No, I’m not writing from some geographic location near the North or South Pole. It’s more of a place in time, my own personal Zulu time, as I drift farther and farther away from the equator of human warmth toward the eventual pole of my loneliness.
This is precisely the kind of blog post I don’t like writing. I’ve said it before: a writer should only write what he would like to read if it existed. I don’t like to read blog posts on what people love or hate. How can anyone relate to what someone else loves or hates? There is no rationale to lead one from his current emotional state to someone else’s state of love or hate. There is no justification for love or hate. It’s just someone’s reaction to something else. Idiosyncratic.
Are you still with me here?
Ok, so a few years after I had immigrated to Israel, my new country and I were in the midst of mutual adoption, and I was immersed in the ambience and culture of this modern yet ancient land, I discovered how much I loved what my new-found countrymen loved but I couldn’t hate what they hated. Maybe, if I had been born here and had experienced what they had experienced, I’d have been more like them, I’d have hated what they hate. Imagine the Wild West and the familiar cliché, “the only good Indian is a … Indian” transposed to the Middle East, and you have the environment in which I found myself. That’s not to say that everyone born in this country thinks that way.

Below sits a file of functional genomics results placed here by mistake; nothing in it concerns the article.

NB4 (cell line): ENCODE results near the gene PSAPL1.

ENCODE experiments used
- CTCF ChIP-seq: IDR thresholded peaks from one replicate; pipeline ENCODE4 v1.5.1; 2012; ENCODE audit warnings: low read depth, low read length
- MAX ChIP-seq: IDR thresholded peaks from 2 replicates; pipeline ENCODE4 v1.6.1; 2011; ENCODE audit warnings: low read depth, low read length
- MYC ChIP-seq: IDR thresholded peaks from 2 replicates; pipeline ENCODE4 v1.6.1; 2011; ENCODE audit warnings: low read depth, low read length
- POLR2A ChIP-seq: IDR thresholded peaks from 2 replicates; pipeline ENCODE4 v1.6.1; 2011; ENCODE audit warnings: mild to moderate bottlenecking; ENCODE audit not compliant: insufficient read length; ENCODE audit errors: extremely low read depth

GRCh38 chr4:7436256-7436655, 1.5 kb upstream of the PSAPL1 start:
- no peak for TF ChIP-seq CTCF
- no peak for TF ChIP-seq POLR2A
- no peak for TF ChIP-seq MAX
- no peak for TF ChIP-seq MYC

What do I love besides the obvious (my wife, kids, grandkids, parents, and dogs)? I love the sunlight and the gentle summers and winters, but I hate the gritty sandstorms that sometimes come in from the deserts.
I love the generosity of spirit, courage, and physical beauty here that some people seem to take for granted, but I hate the lack of empathy of far too many people for others different from them.
I love that we have a democratic government but hate that many of us don’t have a democratic spirit, a spirit which values democracy above winning an election, a spirit that accepts the rule of the majority but also protects the rights of minorities, that codifies those rights in a written constitution for all to see, to know, in which to feel safe.
I love the purity of our arms, our self-defense, not that God is on our side but that we are doing the right thing, but I hate that some soldiers use unnecessary force with noncombatants or combatants who have surrendered their weapons and no longer pose a threat.
I love our genius and the intelligent conversations so common here, but I hate that many intelligent people attempt to hide what they don’t know. What I know is of less value to me than what I don’t know. That’s what impels me forward to carve out new knowledge from this vast block of ignorance. That’s right. Knowledge is created by running head first into what we don’t know.
Most of all, I love love but I hate hate.